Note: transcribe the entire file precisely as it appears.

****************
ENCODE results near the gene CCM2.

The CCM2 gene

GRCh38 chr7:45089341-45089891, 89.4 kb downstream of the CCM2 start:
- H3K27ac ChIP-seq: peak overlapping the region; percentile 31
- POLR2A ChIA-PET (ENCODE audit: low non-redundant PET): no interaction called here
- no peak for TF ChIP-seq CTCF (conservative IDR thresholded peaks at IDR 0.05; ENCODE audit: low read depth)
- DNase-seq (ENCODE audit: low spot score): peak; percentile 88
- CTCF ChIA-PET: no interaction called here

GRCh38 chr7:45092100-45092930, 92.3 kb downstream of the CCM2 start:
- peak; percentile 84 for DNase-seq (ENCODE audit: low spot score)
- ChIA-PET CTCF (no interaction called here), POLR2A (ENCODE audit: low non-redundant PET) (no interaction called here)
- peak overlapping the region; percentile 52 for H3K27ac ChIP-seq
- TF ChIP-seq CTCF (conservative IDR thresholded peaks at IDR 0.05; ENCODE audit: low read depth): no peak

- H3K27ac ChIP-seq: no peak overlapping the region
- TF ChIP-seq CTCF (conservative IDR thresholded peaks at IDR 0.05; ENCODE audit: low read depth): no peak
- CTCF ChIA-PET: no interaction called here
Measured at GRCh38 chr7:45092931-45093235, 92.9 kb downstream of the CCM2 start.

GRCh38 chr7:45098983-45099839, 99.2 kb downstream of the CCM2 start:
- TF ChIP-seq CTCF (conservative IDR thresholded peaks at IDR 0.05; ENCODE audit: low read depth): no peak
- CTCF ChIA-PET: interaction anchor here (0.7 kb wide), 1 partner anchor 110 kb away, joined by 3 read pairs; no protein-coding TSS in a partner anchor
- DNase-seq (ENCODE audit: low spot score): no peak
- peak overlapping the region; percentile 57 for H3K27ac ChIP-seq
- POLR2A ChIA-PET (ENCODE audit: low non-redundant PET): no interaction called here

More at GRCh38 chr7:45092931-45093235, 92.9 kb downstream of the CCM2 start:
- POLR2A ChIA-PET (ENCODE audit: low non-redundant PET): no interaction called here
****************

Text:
ENCODE results near the gene CCM2.

The CCM2 gene

GRCh38 chr7:45089341-45089891, 89.4 kb downstream of the CCM2 start:
- H3K27ac ChIP-seq: peak overlapping the region; percentile 31
- POLR2A ChIA-PET (ENCODE audit: low non-redundant PET): no interaction called here
- no peak for TF ChIP-seq CTCF (conservative IDR thresholded peaks at IDR 0.05; ENCODE audit: low read depth)
- DNase-seq (ENCODE audit: low spot score): peak; percentile 88
- CTCF ChIA-PET: no interaction called here

GRCh38 chr7:45092100-45092930, 92.3 kb downstream of the CCM2 start:
- peak; percentile 84 for DNase-seq (ENCODE audit: low spot score)
- ChIA-PET CTCF (no interaction called here), POLR2A (ENCODE audit: low non-redundant PET) (no interaction called here)
- peak overlapping the region; percentile 52 for H3K27ac ChIP-seq
- TF ChIP-seq CTCF (conservative IDR thresholded peaks at IDR 0.05; ENCODE audit: low read depth): no peak

- H3K27ac ChIP-seq: no peak overlapping the region
- TF ChIP-seq CTCF (conservative IDR thresholded peaks at IDR 0.05; ENCODE audit: low read depth): no peak
- CTCF ChIA-PET: no interaction called here
Measured at GRCh38 chr7:45092931-45093235, 92.9 kb downstream of the CCM2 start.

GRCh38 chr7:45098983-45099839, 99.2 kb downstream of the CCM2 start:
- TF ChIP-seq CTCF (conservative IDR thresholded peaks at IDR 0.05; ENCODE audit: low read depth): no peak
- CTCF ChIA-PET: interaction anchor here (0.7 kb wide), 1 partner anchor 110 kb away, joined by 3 read pairs; no protein-coding TSS in a partner anchor
- DNase-seq (ENCODE audit: low spot score): no peak
- peak overlapping the region; percentile 57 for H3K27ac ChIP-seq
- POLR2A ChIA-PET (ENCODE audit: low non-redundant PET): no interaction called here

More at GRCh38 chr7:45092931-45093235, 92.9 kb downstream of the CCM2 start:
- POLR2A ChIA-PET (ENCODE audit: low non-redundant PET): no interaction called here